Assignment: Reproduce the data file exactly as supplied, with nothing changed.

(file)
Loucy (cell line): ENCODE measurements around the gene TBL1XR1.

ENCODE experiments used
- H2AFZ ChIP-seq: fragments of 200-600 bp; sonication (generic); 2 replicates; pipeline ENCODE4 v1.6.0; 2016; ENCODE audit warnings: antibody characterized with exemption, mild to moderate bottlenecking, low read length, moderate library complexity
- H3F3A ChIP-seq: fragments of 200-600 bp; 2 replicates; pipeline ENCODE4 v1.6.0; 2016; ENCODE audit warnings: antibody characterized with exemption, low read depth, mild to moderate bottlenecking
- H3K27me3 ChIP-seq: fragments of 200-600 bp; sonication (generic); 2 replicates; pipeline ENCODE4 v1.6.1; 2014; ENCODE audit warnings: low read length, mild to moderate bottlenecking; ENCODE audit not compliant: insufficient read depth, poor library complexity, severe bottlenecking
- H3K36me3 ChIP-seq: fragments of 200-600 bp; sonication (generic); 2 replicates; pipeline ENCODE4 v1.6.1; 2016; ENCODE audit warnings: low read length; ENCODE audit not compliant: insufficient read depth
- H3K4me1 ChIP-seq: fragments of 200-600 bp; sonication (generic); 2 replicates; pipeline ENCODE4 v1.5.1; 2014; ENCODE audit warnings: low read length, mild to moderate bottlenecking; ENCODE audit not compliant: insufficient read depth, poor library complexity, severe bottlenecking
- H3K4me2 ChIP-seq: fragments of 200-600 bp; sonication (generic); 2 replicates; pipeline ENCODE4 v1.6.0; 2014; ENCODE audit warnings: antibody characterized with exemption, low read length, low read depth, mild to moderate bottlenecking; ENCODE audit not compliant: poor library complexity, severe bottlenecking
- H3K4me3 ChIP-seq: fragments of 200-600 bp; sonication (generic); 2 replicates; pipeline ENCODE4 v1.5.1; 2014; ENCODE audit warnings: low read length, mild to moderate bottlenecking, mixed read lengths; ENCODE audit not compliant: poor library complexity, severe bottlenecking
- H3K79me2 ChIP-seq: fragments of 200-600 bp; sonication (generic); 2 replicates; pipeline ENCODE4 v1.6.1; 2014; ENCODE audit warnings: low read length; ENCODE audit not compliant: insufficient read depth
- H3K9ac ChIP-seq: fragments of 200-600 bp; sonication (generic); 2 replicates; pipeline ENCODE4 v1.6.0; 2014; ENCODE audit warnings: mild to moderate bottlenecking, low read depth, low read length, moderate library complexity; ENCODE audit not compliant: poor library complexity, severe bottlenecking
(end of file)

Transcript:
Loucy (cell line): ENCODE measurements around the gene TBL1XR1.

ENCODE experiments used
- H2AFZ ChIP-seq: fragments of 200-600 bp; sonication (generic); 2 replicates; pipeline ENCODE4 v1.6.0; 2016; ENCODE audit warnings: antibody characterized with exemption, mild to moderate bottlenecking, low read length, moderate library complexity
- H3F3A ChIP-seq: fragments of 200-600 bp; 2 replicates; pipeline ENCODE4 v1.6.0; 2016; ENCODE audit warnings: antibody characterized with exemption, low read depth, mild to moderate bottlenecking
- H3K27me3 ChIP-seq: fragments of 200-600 bp; sonication (generic); 2 replicates; pipeline ENCODE4 v1.6.1; 2014; ENCODE audit warnings: low read length, mild to moderate bottlenecking; ENCODE audit not compliant: insufficient read depth, poor library complexity, severe bottlenecking
- H3K36me3 ChIP-seq: fragments of 200-600 bp; sonication (generic); 2 replicates; pipeline ENCODE4 v1.6.1; 2016; ENCODE audit warnings: low read length; ENCODE audit not compliant: insufficient read depth
- H3K4me1 ChIP-seq: fragments of 200-600 bp; sonication (generic); 2 replicates; pipeline ENCODE4 v1.5.1; 2014; ENCODE audit warnings: low read length, mild to moderate bottlenecking; ENCODE audit not compliant: insufficient read depth, poor library complexity, severe bottlenecking
- H3K4me2 ChIP-seq: fragments of 200-600 bp; sonication (generic); 2 replicates; pipeline ENCODE4 v1.6.0; 2014; ENCODE audit warnings: antibody characterized with exemption, low read length, low read depth, mild to moderate bottlenecking; ENCODE audit not compliant: poor library complexity, severe bottlenecking
- H3K4me3 ChIP-seq: fragments of 200-600 bp; sonication (generic); 2 replicates; pipeline ENCODE4 v1.5.1; 2014; ENCODE audit warnings: low read length, mild to moderate bottlenecking, mixed read lengths; ENCODE audit not compliant: poor library complexity, severe bottlenecking
- H3K79me2 ChIP-seq: fragments of 200-600 bp; sonication (generic); 2 replicates; pipeline ENCODE4 v1.6.1; 2014; ENCODE audit warnings: low read length; ENCODE audit not compliant: insufficient read depth
- H3K9ac ChIP-seq: fragments of 200-600 bp; sonication (generic); 2 replicates; pipeline ENCODE4 v1.6.0; 2014; ENCODE audit warnings: mild to moderate bottlenecking, low read depth, low read length, moderate library complexity; ENCODE audit not compliant: poor library complexity, severe bottlenecking